5% annual growth – realism or illusion? 5

Celtnieki strādā. Foto: EPA/LETA
Morten Hansen
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The still new government plans to increase the growth rate of the economy to 5% annually. Not today, not tomorrow but within a few years. This would be great for all sorts of reasons: Standards of living, catching up with the EU level of income per person etc.

But is it realistic? I am not so sure.

It has certainly been a while since the economy reached 5% growth on an annual basis, see Figure 1. Actually, it hasn’t happened since the first quarter of 2012 and growth has recently been some 2-3% per year.

Figure 1: Growth rates of the Latvian economy, 2011-I – 2016-I, quarterly data 


Source: Central Statistical Bureau

Raising the growth rate from, say, 3% to 5% per year may at first not sound like much but it amounts to about 500,000,000 extra euro of output per year and from that about 150 million EUR extra tax revenue. Not bad.

But I shall argue that I find it hard to imagine that the Latvian economy can reach a sustained growth rate of 5% per year.

In Figure 2 I plot three related graphs. Since 1995 when transition was sort of over and the economy started to grow again, Latvian GDP has more than doubled with an average growth rate of 4.1% per year. GDP per capita has grown faster as the number of “capita” has declined due to poor demographics and migration and it has almost trebled in size; not bad at all – which translates into an annual average growth rate of 5.3%. And then there is growth of GDP per person employed – important since those are the ones creating GDP – which has developed by 4.5% on average per year.

Figure 2: Development of GDP (1995 = 100), GDP per capita (1995 = 100) and of GDP per employed person (1996 = 100) 


Source: Central Statistical Bureau and own calculations

So, the economy has been able to grow on average by 4.1% from 1995 to 2015. Why should 5% not be possible? I’ll provide at least two reasons. The first is simple: Growth is typically higher when the catch-up potential is bigger. Latvia has caught up quite nicely to 64% of the EU average in terms of income per person, up from some 30% 20 years ago but this makes the remaining 36% more difficult to achieve – Latvia is still behind the EU average but by far not as much as it used to be.

The second reason is the development of the labour force. As Figure 3 shows, a quite big share of the population is employed – not such a big share as during the big boom preceding the financial crisis but the biggest share in the past 20 years except for 2006 – 2008. Not bad – but not something that can, seemingly, be much improved upon – and which therefore cannot help add to further growth.

Figure 3: Persons aged 15 – 74 years old employed as a share of the population, 1996 – 2015 


Source: Central Statistical Bureau

But it gets worse if we take into account demographics. At the moment the labour force is quite a big as a share of the population but this ratio will go down relentlessly due to the small cohorts of children of the past more than 20 years. They are entering the labour market right now – small numbers enter, large numbers exit. Take Figure 4 – the 15-19 year olds constitute some 88,000 persons and they will enter the labour market in the next 5-10 years. But the numbers that will exit – look e.g. at the 55-59 year olds or the 60-64 year olds are much larger. True, not everybody in an age category works but there will be many more workers leaving than workers entering – the labour force will shrink and shrink as far into the future as we can see.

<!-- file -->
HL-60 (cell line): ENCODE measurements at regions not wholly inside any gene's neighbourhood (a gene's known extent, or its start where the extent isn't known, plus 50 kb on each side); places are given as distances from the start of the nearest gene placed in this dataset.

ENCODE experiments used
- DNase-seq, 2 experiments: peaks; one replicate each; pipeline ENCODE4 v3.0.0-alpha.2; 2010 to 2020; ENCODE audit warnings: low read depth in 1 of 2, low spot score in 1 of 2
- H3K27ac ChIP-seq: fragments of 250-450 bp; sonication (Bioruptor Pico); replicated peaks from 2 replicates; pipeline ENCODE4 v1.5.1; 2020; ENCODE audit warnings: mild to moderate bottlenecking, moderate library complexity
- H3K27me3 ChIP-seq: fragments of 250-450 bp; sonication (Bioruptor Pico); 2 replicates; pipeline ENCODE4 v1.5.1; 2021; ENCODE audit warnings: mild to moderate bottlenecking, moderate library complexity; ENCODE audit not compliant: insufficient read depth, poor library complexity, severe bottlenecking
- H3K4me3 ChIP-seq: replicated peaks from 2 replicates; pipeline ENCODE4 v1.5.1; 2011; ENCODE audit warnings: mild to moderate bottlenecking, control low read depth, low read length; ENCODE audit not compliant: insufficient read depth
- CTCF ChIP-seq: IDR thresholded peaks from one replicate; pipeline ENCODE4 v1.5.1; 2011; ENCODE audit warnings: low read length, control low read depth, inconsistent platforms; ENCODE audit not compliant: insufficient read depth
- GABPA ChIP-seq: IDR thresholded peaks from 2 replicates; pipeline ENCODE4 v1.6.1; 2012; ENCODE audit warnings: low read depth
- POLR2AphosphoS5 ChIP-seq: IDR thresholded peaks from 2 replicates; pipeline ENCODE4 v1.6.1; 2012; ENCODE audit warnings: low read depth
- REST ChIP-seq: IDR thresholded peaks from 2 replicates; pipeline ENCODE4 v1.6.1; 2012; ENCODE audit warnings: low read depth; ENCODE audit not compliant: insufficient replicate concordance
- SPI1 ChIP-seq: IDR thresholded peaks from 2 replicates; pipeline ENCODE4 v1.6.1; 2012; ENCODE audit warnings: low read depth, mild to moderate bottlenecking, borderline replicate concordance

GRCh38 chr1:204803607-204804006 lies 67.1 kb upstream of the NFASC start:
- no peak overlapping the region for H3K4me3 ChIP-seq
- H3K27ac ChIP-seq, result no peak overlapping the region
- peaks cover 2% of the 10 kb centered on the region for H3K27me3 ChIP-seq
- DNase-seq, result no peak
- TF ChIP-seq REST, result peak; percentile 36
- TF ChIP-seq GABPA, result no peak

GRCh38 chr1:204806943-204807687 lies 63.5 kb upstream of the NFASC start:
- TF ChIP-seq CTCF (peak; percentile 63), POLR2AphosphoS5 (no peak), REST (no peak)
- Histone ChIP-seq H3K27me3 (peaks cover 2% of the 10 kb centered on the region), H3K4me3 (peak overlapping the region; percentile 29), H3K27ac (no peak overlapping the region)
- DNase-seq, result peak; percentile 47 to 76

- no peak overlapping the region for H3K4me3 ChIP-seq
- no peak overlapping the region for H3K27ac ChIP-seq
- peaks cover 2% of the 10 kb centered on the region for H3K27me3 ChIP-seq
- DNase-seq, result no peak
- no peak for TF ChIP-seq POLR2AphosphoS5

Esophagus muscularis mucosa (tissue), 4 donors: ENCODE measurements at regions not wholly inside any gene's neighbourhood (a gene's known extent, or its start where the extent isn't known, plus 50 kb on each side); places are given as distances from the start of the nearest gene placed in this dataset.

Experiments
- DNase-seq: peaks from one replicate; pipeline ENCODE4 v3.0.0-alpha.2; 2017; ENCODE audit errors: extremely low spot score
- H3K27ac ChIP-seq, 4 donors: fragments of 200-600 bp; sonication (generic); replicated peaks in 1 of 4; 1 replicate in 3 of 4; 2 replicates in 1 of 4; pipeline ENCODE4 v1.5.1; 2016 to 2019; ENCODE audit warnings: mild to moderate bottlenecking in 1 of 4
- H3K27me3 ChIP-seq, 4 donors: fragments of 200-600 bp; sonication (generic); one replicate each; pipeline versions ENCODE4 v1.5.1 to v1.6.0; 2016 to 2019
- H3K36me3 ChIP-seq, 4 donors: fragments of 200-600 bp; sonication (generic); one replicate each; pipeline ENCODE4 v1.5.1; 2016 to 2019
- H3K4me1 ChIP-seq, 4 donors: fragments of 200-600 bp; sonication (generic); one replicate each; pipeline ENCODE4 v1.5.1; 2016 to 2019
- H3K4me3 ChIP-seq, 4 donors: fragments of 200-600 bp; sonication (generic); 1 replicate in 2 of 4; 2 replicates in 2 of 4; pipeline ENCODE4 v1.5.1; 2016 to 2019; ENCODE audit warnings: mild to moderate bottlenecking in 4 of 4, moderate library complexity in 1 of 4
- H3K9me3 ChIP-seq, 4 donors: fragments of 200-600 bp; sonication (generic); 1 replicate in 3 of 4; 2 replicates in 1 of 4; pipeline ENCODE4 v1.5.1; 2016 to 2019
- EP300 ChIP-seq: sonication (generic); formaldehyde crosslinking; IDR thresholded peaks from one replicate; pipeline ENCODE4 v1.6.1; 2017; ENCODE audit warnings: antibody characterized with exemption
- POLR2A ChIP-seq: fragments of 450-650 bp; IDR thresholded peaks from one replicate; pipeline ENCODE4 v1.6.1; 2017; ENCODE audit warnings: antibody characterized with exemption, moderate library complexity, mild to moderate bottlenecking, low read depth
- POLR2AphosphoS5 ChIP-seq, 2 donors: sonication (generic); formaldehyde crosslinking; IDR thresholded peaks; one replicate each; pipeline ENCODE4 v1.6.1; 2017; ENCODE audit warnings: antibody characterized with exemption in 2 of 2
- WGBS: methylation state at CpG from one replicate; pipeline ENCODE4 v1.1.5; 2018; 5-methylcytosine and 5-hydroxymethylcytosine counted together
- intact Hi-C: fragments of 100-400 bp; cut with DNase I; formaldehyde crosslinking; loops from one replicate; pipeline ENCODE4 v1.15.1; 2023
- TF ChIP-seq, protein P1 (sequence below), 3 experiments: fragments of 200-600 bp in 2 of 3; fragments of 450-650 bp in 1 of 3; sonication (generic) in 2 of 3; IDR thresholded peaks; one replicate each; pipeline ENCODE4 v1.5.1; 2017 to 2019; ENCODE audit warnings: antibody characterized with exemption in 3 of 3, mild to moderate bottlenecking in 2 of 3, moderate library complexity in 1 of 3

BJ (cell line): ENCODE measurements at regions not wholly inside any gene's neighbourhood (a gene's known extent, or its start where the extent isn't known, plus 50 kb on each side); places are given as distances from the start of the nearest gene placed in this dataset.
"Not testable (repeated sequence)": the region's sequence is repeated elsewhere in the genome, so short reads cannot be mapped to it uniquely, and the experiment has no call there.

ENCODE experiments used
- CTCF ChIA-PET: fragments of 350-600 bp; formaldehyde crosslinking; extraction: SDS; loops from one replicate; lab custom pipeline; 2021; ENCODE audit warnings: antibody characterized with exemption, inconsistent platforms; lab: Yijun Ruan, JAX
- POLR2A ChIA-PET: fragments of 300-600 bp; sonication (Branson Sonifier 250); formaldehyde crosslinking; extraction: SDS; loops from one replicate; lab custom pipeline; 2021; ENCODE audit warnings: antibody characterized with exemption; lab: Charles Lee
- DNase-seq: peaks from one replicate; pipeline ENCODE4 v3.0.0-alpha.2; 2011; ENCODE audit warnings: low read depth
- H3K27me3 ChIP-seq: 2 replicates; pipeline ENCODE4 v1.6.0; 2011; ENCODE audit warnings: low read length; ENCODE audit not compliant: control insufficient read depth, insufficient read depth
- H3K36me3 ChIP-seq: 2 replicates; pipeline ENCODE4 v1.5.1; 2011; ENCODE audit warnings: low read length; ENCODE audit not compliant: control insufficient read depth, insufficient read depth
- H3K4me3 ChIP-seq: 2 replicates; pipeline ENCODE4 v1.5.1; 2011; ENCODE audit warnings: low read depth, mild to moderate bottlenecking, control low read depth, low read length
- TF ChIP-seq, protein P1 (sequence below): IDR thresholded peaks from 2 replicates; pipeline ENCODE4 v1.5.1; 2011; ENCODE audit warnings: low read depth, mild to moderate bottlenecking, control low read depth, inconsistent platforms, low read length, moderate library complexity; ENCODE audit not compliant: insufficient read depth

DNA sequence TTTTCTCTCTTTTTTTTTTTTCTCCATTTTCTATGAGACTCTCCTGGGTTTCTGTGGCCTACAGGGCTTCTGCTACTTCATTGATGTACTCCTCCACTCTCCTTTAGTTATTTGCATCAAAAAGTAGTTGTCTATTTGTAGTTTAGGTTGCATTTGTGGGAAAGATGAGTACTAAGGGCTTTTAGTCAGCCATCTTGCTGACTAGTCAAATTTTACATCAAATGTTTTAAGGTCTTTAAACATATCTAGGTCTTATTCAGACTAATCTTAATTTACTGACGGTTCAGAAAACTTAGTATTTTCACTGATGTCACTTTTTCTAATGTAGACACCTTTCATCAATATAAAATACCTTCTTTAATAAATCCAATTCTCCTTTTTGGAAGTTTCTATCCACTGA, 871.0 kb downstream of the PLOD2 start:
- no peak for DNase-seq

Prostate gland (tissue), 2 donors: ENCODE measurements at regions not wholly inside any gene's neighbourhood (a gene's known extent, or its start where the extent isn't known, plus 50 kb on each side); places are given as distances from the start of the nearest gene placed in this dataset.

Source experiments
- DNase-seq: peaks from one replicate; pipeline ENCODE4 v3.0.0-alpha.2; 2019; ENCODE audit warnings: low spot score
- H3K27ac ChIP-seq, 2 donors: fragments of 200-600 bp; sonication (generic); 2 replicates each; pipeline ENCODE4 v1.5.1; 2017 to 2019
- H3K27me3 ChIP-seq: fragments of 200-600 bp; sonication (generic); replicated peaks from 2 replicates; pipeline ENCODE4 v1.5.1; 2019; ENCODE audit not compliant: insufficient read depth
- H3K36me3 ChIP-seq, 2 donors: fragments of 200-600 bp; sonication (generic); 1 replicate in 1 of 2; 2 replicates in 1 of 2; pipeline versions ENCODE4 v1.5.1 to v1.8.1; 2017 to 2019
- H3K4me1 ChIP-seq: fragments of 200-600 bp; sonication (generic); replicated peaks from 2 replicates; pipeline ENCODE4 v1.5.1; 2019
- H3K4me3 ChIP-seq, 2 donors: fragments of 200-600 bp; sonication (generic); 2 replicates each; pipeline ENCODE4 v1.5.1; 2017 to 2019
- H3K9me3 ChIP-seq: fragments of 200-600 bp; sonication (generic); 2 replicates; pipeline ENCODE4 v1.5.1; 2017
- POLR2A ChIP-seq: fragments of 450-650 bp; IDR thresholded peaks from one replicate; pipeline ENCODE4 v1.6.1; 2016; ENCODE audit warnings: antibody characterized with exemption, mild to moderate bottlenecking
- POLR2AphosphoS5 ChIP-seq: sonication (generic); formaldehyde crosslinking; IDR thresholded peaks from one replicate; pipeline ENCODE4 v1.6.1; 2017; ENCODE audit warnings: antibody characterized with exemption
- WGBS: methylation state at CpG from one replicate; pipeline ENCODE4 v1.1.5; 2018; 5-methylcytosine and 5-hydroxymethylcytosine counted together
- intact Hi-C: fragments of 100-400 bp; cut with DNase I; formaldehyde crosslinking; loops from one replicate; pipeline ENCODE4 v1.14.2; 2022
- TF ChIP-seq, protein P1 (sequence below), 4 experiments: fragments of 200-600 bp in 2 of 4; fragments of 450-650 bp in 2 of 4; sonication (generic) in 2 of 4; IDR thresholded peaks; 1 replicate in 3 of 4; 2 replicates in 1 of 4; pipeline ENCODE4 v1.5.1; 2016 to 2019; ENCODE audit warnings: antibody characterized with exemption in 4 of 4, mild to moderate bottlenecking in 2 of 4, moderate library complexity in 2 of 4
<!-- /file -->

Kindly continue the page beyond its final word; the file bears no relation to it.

And it is from this ever-shrinking labour force that economic growth is supposed to accelerate to a sustained rate of 5%?!?

I just don’t see that happening!

Figure 4: Population breakdown in Latvia, 2015


Source: Central Statistical Bureau

Points of view presented here are not necessarily those of the Fiscal Discipline Council.

Morten Hansen is Head of Economics Department at Stockholm School of Economics in Riga and a member of the Fiscal Discipline Council of Latvia

 

Komentāri (5)

Viesturs 14.07.2016. 10.57

Well put, thanks.

Just few notes. It is even more sobering to note that all of our export markets are slowing down too. 1)Perhaps we could hope for incremental increase of productivity via younger, more educated workforce entering the market for the first time. 2)increasing automatization in certain manufacturing sectors 3)many of those retiring will nevertheless continue to seek employment opps to augment their income.

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    Morten Hansen > Viesturs 14.07.2016. 11.13

    I agree with all three (and especially number one will be interesting to follow). But it is a massive shortfall of labour that awaits…

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Anonīms 12.07.2016. 15.09

illusion illusion – kas tur ko gari spriest – viss ir illusion

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aivars15 16.07.2016. 12.42

At some point the civil servants will have to tell politicians that due to falling overall population and especially the workforce, it does not make sense to make plans expressed in absolute terms, i.e. increases of health budget or kilometers of road network. Even if GDP per employee will increase by 5%, overall will definitely not.

The planning will have to be in relative terms, i.e. health spending per person, km of asphalted roads per working person, etc. That will ask for strategies how to orderly reduce existing infrastructure, not how to increase or maintain it.

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